Ducati Monster Motorcycle Forum banner
1 - 5 of 5 Posts

·
Registered
Joined
·
3,033 Posts
Discussion Starter · #1 ·
Due to limitation in ground clearance caused by my Low Mount Exhaust, I have to get off the bike a bit more in the twisties to keep the bike upright. Now here is my question, or well discussion topic.

As I approach a turn I brake, get my body into position, counter steer to get the bike to lean and then negotiate the turn. However, as soon as I get leaned it seems that my counter steering goes away. Like I'm keeping the front very neutral if not even slightly turned INTO the turn at times. Now my not very experienced thinking on this is that my body is giving me the force needed to make the turn thus eliminating the need for the counter steer.

To bring counter steer back into the picture I've been thinking that I just need to increase my speed, giving me a bit more centrifugal force to overcome. Which would then in turn make me faster in that turn.

Now my discussion/question is do you all find this theory acceptable? Or am I leading myself down a path of bad techniques towards the Meat Grinder?
 

·
Registered
Joined
·
96 Posts
Due to limitation in ground clearance caused by my Low Mount Exhaust, I have to get off the bike a bit more in the twisties to keep the bike upright. Now here is my question, or well discussion topic.

As I approach a turn I brake, get my body into position, counter steer to get the bike to lean and then negotiate the turn. However, as soon as I get leaned it seems that my counter steering goes away. Like I'm keeping the front very neutral if not even slightly turned INTO the turn at times. Now my not very experienced thinking on this is that my body is giving me the force needed to make the turn thus eliminating the need for the counter steer.
That's completely normal. I don't tend to worry about where the front wheel is pointing. What I focus on is getting the weight transfered to the back wheel with the throttle and looking through the corner especially when corner speed is getting into the scary zone. I have found that with racecars and bikes that as long as I keep my eyes up and looking where I want to go my brian and the bike will get me there even with the back end skittering around. I've only had the front end tuck once on the track and I stayed upright because I had my eyes focused on where I wanted to be next.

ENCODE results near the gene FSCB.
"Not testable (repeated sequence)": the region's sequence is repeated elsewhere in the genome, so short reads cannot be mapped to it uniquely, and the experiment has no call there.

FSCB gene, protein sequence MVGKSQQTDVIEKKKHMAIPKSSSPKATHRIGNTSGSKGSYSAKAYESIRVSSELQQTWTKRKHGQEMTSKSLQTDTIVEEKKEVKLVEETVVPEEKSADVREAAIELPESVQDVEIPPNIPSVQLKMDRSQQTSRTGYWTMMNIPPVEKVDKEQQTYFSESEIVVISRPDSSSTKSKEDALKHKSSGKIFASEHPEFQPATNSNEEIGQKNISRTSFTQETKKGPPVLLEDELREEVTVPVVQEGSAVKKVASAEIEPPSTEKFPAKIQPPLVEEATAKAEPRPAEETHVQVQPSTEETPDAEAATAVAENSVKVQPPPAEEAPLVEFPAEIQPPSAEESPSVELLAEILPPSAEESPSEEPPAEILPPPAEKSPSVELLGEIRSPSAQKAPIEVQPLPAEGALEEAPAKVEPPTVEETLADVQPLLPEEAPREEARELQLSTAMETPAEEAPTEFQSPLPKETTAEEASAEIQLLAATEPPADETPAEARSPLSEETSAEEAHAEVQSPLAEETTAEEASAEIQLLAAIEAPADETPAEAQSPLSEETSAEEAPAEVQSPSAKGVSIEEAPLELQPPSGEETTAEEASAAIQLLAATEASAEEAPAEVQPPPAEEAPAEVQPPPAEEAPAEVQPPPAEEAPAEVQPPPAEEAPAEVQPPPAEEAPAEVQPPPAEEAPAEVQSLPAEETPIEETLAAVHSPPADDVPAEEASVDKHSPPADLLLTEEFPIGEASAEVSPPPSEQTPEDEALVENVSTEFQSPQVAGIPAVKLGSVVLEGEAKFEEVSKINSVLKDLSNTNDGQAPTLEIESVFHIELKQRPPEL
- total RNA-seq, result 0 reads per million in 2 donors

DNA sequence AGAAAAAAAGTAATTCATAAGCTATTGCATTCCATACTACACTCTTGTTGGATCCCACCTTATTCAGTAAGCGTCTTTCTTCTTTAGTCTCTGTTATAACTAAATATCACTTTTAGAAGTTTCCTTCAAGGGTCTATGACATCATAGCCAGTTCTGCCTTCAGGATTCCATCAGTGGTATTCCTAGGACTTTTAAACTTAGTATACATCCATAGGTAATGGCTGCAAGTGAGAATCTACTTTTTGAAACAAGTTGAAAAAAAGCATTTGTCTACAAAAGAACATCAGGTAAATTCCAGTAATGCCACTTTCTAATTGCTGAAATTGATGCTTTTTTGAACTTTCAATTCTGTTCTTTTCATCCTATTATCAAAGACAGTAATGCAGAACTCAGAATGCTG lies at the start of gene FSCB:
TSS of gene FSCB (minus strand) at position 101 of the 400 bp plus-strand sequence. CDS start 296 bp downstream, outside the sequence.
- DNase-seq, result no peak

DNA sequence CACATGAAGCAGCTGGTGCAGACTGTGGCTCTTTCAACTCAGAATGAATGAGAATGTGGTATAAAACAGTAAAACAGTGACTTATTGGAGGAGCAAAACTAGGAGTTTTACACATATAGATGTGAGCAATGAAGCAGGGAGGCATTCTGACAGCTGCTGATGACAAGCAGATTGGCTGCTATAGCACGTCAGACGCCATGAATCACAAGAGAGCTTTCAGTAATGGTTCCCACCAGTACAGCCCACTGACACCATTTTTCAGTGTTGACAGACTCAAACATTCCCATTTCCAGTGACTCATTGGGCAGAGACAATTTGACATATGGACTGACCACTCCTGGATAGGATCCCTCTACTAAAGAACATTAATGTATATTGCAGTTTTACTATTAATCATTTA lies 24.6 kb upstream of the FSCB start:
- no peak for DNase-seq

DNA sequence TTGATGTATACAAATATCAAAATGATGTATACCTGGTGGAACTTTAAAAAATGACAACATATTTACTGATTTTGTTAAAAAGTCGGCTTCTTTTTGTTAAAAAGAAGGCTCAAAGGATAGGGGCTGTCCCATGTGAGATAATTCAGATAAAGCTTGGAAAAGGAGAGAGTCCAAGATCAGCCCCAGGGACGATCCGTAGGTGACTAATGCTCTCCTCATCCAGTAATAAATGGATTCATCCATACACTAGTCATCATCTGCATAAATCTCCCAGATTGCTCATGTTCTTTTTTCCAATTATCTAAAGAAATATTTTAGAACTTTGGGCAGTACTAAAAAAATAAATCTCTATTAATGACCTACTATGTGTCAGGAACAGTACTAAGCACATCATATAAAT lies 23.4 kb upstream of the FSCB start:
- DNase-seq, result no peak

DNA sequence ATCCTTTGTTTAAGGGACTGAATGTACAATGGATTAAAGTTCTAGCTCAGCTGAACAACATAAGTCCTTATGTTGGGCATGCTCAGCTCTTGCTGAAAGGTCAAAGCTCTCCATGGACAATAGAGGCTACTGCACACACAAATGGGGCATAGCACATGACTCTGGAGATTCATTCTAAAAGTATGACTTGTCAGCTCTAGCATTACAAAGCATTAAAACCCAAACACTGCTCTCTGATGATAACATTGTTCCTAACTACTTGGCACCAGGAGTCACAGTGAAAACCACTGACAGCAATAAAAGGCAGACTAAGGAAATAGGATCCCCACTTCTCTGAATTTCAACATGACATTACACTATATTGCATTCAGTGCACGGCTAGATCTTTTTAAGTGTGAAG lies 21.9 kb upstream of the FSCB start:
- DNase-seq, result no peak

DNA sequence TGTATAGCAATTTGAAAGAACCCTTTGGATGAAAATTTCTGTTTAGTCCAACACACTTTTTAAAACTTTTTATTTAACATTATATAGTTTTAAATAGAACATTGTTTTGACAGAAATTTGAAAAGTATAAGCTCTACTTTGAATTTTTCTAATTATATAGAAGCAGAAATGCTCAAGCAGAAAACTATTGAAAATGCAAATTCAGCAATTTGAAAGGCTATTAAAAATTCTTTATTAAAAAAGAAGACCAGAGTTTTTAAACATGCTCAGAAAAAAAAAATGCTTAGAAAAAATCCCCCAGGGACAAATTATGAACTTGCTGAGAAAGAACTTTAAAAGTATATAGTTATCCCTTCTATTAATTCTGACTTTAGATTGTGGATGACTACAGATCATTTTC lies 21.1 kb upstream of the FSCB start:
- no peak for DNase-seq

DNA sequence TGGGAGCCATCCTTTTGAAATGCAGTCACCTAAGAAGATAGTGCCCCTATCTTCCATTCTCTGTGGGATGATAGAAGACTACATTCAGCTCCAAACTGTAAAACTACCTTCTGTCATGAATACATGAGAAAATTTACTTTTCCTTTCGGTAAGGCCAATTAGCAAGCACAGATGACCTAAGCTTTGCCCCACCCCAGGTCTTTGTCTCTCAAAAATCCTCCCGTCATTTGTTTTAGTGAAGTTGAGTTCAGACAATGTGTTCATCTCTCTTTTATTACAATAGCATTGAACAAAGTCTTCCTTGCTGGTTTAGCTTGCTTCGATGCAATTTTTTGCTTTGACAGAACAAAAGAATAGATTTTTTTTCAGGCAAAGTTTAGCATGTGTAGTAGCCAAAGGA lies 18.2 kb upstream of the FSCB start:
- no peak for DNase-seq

To bring counter steer back into the picture I've been thinking that I just need to increase my speed, giving me a bit more centrifugal force to overcome. Which would then in turn make me faster in that turn.
It doesn't matter how fast you are going the front end is only going to be faced away from the direction of travel till the lean angle is set. Oops that's not quite true if you are sliding the back end around the front wheel will be pointing away to keep the bike moving where you want it to go.

Now my discussion/question is do you all find this theory acceptable? Or am I leading myself down a path of bad techniques towards the Meat Grinder?
I highly recommend track time. It will a) make you faster and b) give you a number of repeatable corners to sneak up on the limit of your skill and the bikes abilities. Plus it's a cheap and legal adreneline fix.
 

·
Registered
Joined
·
3,033 Posts
Discussion Starter · #3 ·
Thanks for the response... that's kind of what I was thinking... and most of this discussion is based on track riding. I'm waiting for my next day :) (thanksgiving weekend!)

Using the throttle to transfer weight after entering a turn is also something I've been working on as well :)
 

Attachments

·
Registered
Joined
·
3,755 Posts
Sounds like what you're describing is a well set-up bike. Ideally, once you set the bike into a turn radius, it should tend to hold it unless you change the throttle input or make another steering input. If you did have to continue applying countersteering effort after you were leaned over, that would mean that your bike is trying to straighten up. You'd then be fighting the bike all the way through the turn.
 

·
Registered
Joined
·
769 Posts
So...I have steering problem...I know now what to do...I just need to do it...here's what I know: if you're going to hang off, get into that position before you set your entry speed (by braking or rolling off throttle). At turn point, steer your bike one time (countersteer and set lean angle once), as soon as your bike is turned, you can practically take your hands off the handlebar except you have to roll on throttle gently and constantly. If you turn it and set lean right and throttle on appropriately, you won't have to steer the bike again during the turn.
 
1 - 5 of 5 Posts
Top